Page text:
I also intended it as a reminder that we don’t always know what someone else is going through and an off-hand remark to tell them to “cheer up” may not helpful.

It is the same for children in our schools, in our classes. We don’t know what bumps they may be experiencing to make them withdrawn, moody, hostile or aggressive.

To truly understand another’s position we need to listen, put ourselves in their shoes and consider how we would feel. We need to accept that the world doesn’t always work in the way or timeframe we wish.

If we could lend a helping hand, a listening ear, kind words, and an open heart what a more beautiful world it would be.

Just as Cynthia chose to see beauty in the scene around her, it is important to remember there’ll be days like this, that all is not lost.

Thank you blog post

Thank you for reading. I appreciate your feedback. Please share your thoughts.

Dimity Powell, author, discusses the importance of libraries

readilearn: Libraries: A wondrous universe to explore — A guest post by Dimity Powell

This week I am delighted to introduce you to award-winning children’s author Dimity Powell.

Dimity likes to fill every spare moment with words. She writes and reviews stories exclusively for kids and is the Managing Editor for Kids’ Book Review. Her word webs appear in anthologies, school magazines, junior novels, as creative digital content, and picture books including The Fix-It Man (2017) and At The End of Holyrood Lane (2018).

She is a seasoned presenter both in Australia and overseas, an accredited Write Like An Author facilitator and a Books in Homes Role Model Volunteer in Australia.

Dimity believes picture books are soul food, to be consumed at least 10 times a week. If these aren’t available, she’ll settle for ice-cream. She lives just around the corner from Bat Man on the Gold Coast although she still prefers hanging out in libraries than with superheroes.

In this post, Dimity shares her love of libraries and explains why it is important to ensure every child has access to a library at school and every reader a local library.

Welcome to readilearn, Dimity. Over to you.

Continue reading: readilearn: Libraries: A wondrous universe to explore — A guest post by Dimity Powell

A bouquet of wishes

A bouquet of wishes

Do you celebrate your birthday? I do. I love to mark each one. I don’t even mind that the numbers are getting big now, though not quite as big as my grandchildren tease (he says 150, she says 954). I wouldn’t mind a few additional years to accomplish even more, or at least try. But I know I am lucky to have had so many. Not everyone is as fortunate. And we never know how many days or years we will get. For this reason, I think we must enjoy every day and treat it as a gift. That’s why today is called the present, after all.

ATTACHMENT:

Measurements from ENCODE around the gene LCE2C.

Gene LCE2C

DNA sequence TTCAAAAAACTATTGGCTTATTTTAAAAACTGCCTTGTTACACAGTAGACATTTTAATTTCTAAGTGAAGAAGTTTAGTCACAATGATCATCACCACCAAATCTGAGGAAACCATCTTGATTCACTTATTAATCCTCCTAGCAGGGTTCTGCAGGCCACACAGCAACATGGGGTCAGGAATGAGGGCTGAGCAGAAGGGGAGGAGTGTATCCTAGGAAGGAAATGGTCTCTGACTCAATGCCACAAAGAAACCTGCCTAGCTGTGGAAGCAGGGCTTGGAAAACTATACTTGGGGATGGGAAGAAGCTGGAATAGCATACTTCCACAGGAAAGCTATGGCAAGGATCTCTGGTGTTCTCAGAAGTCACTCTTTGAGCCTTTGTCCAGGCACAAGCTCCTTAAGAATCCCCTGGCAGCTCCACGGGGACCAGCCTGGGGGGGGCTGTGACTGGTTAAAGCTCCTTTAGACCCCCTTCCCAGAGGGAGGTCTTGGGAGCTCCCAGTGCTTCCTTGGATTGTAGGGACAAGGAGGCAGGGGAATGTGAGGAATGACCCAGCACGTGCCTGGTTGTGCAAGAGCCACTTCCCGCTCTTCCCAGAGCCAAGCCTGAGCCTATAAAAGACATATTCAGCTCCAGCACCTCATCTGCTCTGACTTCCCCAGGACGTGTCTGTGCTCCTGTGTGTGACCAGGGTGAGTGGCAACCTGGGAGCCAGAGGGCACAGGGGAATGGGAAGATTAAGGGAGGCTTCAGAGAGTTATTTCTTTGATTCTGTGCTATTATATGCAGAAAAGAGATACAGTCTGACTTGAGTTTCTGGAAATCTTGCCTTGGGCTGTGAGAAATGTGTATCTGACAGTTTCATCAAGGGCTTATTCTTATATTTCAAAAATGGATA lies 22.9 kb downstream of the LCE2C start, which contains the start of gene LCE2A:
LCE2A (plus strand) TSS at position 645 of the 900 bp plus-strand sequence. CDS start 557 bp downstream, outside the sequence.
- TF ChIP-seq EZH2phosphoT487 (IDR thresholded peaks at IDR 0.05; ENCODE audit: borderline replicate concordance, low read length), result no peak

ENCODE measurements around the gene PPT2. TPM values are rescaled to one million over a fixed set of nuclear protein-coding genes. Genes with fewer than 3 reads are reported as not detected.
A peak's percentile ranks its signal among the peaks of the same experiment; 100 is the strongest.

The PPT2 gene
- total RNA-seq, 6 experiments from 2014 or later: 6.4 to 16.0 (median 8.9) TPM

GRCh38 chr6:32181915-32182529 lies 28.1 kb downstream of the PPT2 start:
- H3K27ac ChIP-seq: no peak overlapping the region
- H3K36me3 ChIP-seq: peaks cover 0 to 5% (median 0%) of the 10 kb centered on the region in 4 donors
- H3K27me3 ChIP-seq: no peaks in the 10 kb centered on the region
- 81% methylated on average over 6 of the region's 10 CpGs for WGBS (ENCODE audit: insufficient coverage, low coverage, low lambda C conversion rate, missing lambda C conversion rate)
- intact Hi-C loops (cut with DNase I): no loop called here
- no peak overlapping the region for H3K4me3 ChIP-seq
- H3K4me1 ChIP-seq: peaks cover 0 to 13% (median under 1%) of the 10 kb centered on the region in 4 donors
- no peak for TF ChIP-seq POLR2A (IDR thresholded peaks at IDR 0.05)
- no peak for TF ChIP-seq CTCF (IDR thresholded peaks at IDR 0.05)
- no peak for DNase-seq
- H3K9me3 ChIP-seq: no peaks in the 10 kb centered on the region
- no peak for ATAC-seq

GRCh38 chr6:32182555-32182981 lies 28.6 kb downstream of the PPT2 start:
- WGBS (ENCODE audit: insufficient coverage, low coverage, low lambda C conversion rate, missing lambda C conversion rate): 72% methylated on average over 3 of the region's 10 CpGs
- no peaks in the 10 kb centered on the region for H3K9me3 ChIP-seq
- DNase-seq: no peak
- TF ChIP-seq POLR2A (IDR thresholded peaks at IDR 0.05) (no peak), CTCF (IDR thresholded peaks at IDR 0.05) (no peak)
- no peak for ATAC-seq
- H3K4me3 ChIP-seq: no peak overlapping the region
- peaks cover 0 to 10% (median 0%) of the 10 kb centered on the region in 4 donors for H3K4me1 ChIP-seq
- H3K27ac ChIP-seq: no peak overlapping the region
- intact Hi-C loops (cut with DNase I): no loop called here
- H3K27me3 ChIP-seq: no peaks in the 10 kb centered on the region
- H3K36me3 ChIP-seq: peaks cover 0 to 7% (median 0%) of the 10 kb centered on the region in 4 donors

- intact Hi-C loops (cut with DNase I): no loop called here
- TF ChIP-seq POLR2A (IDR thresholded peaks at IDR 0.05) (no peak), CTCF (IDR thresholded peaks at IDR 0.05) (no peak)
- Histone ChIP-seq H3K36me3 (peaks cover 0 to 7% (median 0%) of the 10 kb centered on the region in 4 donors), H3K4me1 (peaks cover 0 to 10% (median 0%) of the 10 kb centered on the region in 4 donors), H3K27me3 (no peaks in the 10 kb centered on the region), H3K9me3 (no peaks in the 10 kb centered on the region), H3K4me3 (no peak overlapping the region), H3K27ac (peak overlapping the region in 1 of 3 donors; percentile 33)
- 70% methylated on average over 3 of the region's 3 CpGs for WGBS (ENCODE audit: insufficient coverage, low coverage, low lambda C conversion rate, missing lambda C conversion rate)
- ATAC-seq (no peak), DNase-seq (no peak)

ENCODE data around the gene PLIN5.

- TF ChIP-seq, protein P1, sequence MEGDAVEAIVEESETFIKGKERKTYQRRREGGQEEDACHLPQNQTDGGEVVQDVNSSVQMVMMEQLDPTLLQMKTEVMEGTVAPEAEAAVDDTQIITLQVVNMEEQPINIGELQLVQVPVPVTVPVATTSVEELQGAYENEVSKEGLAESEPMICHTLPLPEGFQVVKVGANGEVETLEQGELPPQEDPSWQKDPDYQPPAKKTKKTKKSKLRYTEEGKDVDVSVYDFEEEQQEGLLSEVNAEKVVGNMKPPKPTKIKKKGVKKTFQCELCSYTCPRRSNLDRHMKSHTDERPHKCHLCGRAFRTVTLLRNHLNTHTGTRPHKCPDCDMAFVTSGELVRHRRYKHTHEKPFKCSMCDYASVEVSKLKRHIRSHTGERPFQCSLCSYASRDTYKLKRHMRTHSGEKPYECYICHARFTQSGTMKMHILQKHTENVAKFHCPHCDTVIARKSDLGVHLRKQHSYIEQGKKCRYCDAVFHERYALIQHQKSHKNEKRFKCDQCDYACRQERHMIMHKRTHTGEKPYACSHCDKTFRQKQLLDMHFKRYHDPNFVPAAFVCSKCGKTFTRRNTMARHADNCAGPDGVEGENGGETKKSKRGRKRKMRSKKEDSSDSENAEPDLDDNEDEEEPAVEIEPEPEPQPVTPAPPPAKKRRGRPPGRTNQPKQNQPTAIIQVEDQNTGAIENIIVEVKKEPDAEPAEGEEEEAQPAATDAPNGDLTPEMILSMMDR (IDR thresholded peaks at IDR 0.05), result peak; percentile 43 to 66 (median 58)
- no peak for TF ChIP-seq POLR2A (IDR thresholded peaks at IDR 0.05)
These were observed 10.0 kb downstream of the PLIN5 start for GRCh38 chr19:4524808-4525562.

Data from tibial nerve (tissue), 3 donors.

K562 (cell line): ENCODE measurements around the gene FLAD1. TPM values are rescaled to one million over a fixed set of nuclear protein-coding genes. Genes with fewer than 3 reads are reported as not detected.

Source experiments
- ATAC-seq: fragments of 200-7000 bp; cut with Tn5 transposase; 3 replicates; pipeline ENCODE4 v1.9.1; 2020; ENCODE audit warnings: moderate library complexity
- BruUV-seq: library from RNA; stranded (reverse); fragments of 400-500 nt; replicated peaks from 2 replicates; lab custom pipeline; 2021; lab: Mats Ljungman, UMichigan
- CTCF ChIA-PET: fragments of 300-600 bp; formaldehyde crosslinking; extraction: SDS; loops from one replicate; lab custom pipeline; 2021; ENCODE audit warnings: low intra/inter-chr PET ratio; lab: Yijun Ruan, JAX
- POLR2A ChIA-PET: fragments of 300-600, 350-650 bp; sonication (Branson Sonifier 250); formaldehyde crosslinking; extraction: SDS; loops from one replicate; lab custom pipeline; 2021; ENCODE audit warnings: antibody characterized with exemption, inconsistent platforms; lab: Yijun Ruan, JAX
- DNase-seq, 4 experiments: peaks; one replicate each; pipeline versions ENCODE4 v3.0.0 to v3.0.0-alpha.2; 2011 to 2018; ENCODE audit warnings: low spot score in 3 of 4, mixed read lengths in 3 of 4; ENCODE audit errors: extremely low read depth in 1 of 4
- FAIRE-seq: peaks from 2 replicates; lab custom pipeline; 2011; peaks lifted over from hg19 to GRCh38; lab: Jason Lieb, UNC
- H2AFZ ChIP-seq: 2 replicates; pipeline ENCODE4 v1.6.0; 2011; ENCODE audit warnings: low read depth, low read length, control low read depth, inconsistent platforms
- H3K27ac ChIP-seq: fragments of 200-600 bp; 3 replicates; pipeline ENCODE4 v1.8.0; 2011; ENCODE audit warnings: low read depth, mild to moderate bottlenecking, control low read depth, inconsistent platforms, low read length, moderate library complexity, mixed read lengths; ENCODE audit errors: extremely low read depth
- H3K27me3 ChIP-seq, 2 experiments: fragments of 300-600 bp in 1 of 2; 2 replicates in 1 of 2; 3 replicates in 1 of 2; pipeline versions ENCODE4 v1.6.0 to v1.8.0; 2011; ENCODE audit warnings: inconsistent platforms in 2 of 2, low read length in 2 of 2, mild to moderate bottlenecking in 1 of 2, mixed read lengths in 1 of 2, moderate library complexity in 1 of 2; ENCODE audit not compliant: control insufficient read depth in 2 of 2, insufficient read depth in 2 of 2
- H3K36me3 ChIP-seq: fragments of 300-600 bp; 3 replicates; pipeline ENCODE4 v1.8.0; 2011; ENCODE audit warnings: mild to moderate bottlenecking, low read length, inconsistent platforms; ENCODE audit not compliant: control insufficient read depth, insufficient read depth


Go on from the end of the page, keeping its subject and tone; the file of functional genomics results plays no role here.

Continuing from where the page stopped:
yesterday is history, tomorrow is a mystery, today is the present

This week at the Carrot Ranch, Charli Mills challenged writers to In 99 words (no more, no less) write a story that includes a bouquet. You can explore the meaning of the word or gather a bunch of flowers. Go where the prompt leads.

You could say that the prompt was beautifully timed to coincide with my birthday, although I hadn’t considered the connection and was struggling for a response until I received these beautiful flowers from my daughter and her partner.

a bouquet of wishes to make your day

It made me think of all the times in our lives when bouquets of flowers are given and received: to share love in both joyous and sorrowful times, or to simply say, “I’m thinking of you.” We are often urged to, regardless of the occasion, “Say it with flowers”. Flowers, chocolate and wine are always well-received. (I was going to say “go down well”, but I thought you might think I eat the flowers too. I don’t.)

I tried to “find” a story of a young boy gathering wildflowers for his teacher on the way to school, but he wasn’t willing to cooperate. Instead, I’ve gone for a BOTS, except for the ending. I hope you enjoy it.

Carrot Ranch flash fiction challenge - write about a bouquet

A Special Bouquet

As expected, they found her in her garden with a bouquet of fresh-picked flowers: daisies, forget-me-nots, peonies, zinnias, sprays of bleeding hearts and honeysuckle, a bottlebrush or two, a bunch of gumnuts and some greenery—to make each colour shine.

Her garden was her sanctuary, her confidante, her joy. She said families were like gardens, with beauty in variety. Every special day—birth, birthday, wedding, or funeral—she arranged a meaningful bouquet. In ninety-five years, she’d seen lives come and go. The last of nine, no doubt now who’d be next. How could she know this was her day?

Thank you blog post

Thank you for reading. I appreciate your feedback. Please share your thoughts.